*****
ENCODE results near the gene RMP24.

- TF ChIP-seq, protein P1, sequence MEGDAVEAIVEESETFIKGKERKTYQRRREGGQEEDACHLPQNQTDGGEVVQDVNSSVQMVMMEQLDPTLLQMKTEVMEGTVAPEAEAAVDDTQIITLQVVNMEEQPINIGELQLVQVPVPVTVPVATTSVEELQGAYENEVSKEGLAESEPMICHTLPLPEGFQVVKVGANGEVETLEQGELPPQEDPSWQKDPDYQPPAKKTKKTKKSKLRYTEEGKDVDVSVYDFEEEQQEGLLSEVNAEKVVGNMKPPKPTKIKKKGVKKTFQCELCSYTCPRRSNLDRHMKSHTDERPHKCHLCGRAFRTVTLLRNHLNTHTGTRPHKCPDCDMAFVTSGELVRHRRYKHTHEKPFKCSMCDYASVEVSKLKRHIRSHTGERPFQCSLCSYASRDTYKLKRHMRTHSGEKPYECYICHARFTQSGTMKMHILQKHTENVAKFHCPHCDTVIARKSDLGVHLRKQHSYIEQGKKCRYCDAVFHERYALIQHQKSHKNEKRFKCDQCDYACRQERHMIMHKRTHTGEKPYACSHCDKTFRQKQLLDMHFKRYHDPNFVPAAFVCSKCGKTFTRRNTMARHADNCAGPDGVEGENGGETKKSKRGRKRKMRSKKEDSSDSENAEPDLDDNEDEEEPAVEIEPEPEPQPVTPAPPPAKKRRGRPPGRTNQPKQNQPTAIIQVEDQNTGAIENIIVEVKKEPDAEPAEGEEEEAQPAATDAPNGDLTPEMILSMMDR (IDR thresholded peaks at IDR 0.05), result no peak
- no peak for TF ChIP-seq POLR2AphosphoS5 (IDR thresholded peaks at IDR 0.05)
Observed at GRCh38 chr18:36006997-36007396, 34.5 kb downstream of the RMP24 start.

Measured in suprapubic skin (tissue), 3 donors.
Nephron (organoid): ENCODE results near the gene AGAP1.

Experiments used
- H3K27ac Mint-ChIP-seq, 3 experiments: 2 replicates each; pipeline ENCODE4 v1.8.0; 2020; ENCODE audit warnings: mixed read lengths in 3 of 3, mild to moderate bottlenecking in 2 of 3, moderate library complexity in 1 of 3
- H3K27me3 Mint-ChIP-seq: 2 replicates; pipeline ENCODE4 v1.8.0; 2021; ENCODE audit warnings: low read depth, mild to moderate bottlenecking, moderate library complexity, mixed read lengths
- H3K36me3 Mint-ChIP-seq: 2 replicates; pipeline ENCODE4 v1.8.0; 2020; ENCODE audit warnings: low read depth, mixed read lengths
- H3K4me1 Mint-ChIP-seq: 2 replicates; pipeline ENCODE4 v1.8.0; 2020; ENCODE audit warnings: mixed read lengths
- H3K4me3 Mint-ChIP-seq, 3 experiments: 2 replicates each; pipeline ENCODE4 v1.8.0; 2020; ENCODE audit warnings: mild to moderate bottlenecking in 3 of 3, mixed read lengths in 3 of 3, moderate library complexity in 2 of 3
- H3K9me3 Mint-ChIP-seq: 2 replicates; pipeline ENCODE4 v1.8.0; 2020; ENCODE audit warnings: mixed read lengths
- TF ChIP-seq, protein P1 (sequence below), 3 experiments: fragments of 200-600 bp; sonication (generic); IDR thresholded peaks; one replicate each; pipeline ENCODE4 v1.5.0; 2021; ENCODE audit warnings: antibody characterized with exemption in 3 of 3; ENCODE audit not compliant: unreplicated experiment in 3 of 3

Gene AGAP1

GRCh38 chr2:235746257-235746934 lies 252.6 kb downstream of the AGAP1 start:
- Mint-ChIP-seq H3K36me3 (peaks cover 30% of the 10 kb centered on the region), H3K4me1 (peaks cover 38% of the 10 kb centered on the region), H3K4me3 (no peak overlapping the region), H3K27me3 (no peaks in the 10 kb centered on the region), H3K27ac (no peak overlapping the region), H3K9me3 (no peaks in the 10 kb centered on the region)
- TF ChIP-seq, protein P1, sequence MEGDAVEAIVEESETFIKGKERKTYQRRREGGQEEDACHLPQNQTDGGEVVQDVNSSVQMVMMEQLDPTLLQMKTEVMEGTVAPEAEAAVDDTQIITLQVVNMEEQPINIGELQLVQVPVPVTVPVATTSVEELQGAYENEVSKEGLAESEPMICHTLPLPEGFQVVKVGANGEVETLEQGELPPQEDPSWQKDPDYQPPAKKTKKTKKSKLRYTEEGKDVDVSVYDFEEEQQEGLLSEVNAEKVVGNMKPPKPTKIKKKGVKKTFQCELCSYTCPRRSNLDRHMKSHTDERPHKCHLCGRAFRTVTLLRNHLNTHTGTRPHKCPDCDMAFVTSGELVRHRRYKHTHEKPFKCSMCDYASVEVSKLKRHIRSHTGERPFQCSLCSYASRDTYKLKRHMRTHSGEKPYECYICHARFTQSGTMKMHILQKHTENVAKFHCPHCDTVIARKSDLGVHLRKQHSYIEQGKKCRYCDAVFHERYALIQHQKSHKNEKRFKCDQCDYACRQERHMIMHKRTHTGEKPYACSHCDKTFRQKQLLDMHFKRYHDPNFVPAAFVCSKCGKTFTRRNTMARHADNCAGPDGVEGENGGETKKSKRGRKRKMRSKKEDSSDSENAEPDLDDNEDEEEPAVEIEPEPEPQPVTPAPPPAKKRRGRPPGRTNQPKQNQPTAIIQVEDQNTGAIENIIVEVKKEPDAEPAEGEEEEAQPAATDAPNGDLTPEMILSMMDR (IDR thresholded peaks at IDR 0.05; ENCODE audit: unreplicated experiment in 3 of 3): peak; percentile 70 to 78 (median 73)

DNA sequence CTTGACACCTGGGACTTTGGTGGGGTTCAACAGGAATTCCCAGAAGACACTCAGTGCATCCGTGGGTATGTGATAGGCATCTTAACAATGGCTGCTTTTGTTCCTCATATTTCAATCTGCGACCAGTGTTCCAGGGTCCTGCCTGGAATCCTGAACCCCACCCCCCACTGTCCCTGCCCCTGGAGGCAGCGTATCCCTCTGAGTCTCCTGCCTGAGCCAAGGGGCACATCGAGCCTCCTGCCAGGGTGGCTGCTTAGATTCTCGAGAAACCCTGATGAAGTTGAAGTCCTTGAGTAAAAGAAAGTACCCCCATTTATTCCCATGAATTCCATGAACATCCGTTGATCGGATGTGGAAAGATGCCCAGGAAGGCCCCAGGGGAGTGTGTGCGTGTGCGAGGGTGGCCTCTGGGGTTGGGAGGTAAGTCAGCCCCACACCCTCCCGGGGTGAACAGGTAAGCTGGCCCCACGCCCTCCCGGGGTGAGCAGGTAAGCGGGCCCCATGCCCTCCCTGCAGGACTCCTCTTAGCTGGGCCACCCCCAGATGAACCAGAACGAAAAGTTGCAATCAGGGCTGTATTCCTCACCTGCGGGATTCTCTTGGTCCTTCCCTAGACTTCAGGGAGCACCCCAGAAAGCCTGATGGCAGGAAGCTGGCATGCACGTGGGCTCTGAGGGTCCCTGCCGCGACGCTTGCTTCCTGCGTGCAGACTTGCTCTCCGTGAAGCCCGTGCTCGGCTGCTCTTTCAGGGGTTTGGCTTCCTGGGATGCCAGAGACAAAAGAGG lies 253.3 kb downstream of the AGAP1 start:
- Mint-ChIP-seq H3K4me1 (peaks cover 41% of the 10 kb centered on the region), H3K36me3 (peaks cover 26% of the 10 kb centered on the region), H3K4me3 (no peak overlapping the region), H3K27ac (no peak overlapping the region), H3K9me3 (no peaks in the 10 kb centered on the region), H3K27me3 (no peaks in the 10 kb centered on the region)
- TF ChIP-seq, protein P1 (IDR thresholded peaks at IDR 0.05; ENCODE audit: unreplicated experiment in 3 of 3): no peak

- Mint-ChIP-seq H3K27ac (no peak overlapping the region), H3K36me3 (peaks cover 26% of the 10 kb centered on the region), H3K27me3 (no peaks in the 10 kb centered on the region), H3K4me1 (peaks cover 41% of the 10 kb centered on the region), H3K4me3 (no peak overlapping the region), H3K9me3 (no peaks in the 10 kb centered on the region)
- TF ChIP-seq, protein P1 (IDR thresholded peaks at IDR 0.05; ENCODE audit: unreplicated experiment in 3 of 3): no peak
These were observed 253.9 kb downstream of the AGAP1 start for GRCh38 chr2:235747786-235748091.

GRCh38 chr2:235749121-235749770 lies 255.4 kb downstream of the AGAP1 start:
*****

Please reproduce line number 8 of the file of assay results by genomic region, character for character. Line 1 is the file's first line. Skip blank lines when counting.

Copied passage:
- H3K27ac Mint-ChIP-seq, 3 experiments: 2 replicates each; pipeline ENCODE4 v1.8.0; 2020; ENCODE audit warnings: mixed read lengths in 3 of 3, mild to moderate bottlenecking in 2 of 3, moderate library complexity in 1 of 3